Excessive Hot Flashes Might Signal Cardiovascular Disease

Kate Johnson

October 06, 2015

LAS VEGAS, Nevada — Menopausal women who experience frequent hot flashes could be at increased risk for subclinical cardiovascular disease, a new study suggests.

"Women with high levels of hot flashes had significantly higher intima-media thickness compared with women with low levels of hot flashes," said lead investigator Rebecca Thurston, PhD, from the University of Pittsburgh.

"Low-frequency hot flashes were not a problem from a cardiovascular standpoint. The women we need to pay close attention are the 'super flashers' — the women who report a lot," she told Medscape Medical News.

The study is the first to compare the frequency of hot flashes with the thickness of the intima and media layers of the carotid artery, which is an indicator of subclinical atherosclerosis. Results were presented here at the North American Menopause Society 2015 Annual Meeting.

All 304 women in the study cohort were nonsmokers, in their mid-50s, and free of clinical cardiovascular disease. In addition, most of the women were postmenopausal, overweight (body mass index, 29 kg/m²), and had normal blood pressure.

Hot flashes were assessed with physiologic monitoring and with electronic diaries. Intima-media thickness was assessed with carotid ultrasound.

Half the women reported no hot flashes. The other half reported an average of four per day, although ambulatory hot flash monitoring showed an average of 10 physiologic hot flashes per day in this group.

"Women often under-report their hot flashes. This is something to keep in mind," said Dr Thurston.

Super Flashers and Cardiovascular Risk

Intima-media thickness was significantly higher in women with high levels of hot flashes, defined as up to 12 per day identified on physiologic monitoring, than in women with low levels of hot flashes, defined as four or less per day, after adjustment for age, site, race, education, weight, lipid levels, blood pressure, nightshift work, and medication for hypertension, diabetes, and cholesterol.

"Physiologic hot flashes explained more variance in intima-media thickness than any of the other risk factors," including estradiol levels in the blood, Dr Thurston reported.

We cannot necessarily say there is a causal link from these data.

"Frequent hot flashes may be a marker of underlying risk, although it is not known whether treating the hot flashes will have any impact on underlying cardiovascular risk," she added. "We cannot necessarily say there is a causal link from these data."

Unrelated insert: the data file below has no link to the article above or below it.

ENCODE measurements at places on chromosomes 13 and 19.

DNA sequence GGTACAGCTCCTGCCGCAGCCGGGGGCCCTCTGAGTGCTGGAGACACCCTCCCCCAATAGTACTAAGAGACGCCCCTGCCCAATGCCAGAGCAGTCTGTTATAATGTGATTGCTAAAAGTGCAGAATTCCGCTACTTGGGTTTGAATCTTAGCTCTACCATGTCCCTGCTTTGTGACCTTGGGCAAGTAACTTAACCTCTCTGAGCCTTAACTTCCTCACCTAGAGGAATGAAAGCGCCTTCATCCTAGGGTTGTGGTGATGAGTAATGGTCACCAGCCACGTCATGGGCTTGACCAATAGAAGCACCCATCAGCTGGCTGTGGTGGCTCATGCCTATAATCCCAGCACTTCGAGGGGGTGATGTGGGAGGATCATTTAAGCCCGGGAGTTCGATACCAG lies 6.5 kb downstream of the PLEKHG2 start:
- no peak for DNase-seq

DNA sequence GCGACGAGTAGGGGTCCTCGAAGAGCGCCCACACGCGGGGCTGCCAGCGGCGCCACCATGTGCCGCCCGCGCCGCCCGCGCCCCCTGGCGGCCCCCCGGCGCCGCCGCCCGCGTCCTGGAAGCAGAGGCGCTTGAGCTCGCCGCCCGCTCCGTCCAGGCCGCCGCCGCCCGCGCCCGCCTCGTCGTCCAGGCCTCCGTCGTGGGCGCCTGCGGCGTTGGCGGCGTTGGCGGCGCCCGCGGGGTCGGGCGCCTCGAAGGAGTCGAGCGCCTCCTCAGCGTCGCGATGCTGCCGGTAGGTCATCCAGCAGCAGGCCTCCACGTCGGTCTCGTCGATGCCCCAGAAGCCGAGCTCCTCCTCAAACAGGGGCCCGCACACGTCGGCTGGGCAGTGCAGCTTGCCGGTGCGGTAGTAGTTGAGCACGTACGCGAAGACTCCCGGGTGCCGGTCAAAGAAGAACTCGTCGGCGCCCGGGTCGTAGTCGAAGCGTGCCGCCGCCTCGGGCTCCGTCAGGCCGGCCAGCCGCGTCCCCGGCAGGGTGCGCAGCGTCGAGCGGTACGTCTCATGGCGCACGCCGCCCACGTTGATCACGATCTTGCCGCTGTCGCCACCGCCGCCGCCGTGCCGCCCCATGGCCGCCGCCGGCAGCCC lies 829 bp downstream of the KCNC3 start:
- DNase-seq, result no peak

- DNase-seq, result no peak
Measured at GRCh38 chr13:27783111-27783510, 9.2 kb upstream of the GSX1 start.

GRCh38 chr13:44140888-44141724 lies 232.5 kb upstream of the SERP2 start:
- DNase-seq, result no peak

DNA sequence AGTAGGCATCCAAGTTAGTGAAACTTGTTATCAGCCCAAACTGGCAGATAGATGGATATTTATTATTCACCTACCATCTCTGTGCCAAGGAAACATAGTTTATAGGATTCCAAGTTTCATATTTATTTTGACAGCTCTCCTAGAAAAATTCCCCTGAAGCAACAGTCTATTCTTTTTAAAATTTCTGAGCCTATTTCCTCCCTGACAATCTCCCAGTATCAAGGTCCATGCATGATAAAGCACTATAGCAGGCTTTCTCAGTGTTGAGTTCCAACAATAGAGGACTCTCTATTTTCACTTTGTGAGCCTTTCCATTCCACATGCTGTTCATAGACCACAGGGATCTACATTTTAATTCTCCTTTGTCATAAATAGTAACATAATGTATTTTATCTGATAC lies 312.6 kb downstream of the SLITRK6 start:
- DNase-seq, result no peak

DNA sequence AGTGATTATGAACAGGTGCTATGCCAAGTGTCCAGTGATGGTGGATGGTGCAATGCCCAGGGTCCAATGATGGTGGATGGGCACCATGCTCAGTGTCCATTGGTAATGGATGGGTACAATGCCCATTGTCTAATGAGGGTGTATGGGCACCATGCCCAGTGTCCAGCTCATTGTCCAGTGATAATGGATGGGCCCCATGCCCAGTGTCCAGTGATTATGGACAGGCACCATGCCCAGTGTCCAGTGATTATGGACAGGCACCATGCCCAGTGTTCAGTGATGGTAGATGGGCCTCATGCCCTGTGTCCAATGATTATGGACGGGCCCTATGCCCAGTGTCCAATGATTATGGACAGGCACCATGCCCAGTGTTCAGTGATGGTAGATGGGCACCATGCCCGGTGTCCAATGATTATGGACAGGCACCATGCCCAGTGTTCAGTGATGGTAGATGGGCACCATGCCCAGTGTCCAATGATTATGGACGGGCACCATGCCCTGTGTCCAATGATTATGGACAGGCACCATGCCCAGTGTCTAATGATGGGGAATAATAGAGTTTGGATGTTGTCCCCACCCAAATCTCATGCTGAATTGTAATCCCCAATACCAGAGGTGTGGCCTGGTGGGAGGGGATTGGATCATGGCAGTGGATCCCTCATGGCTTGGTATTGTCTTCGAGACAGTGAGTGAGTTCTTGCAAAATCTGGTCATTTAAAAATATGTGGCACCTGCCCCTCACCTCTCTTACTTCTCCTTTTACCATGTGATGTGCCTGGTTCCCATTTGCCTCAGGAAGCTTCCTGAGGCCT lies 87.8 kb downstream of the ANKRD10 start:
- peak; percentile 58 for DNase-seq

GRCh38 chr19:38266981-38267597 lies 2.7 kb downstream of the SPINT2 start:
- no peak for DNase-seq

She stressed that super flashers — women reporting five or six hot flashes a day, corresponding to at least 12 on physiologic monitoring — need to be kept up to date on cardiovascular risk factor screenings.

This is "in line with previous reports showing adverse cardiometabolic health in women experiencing vasomotor symptoms," said Taulant Muka, MD, from Erasmus University Medical Center in Rotterdam, the Netherlands.

This study "extends previous findings by showing that the association between hot flushes and subclinical measures of atherosclerosis persists after correction for established CVD risk factors and endogenous sex hormones levels," he told Medscape Medical News.

However, in a recent a systematic review and meta-analysis Dr Muka was involved in, vasomotor symptoms were associated with an unfavorable cardiovascular risk profile, but not with measures of subclinical atherosclerosis (Maturitas. 2015;81:353-361).

Cause or Consequence of Cardiometabolic Problem

Still, unlike in previous studies, Dr Thurston's team "assessed physiological hot flushes, which is a more accurate measure," Dr Muka explained. But the cross-sectional design "makes it difficult to define whether hot flushes are a cause or consequence of adverse cardiometabolic health."

"Therefore," he said, "it remains unclear whether vasomotor symptoms can be used as markers of CVD. We need larger studies with longitudinal design to establish this hypothesis."

"Previous studies have tied hot flashes to other indices of subclinical cardiovascular disease, but this study is the first to suggest a link between intima-media thickness and hot flashes," said Mary Norine Walsh, MD, medical director of the heart failure and cardiac transplantation programs at the St. Vincent Heart Center of Indiana in Indianapolis, who is vice president of the American College of Cardiology.

"The results of this very small study should be interpreted with caution," she told Medscape Medical News. "Intima-media thickness itself as a risk discriminator remains controversial, and some of the women in this study may have had other significant CVD risk factors that weren't adequately accounted for."

"Most important," she added, "hot flashes for peri- and postmenopausal women are exceedingly common. They are present in the vast majority of women and don't yet indicate a need to change the current practice of CVD risk assessment."

Dr Thurston, Dr Muka, and Dr Walsh have disclosed no relevant financial relationships.

North American Menopause Society (NAMS) 2015 Annual Meeting: Abstract S-12. Presented October 2, 2015.


Comments on Medscape are moderated and should be professional in tone and on topic. You must declare any conflicts of interest related to your comments and responses. Please see our Commenting Guide for further information. We reserve the right to remove posts at our sole discretion.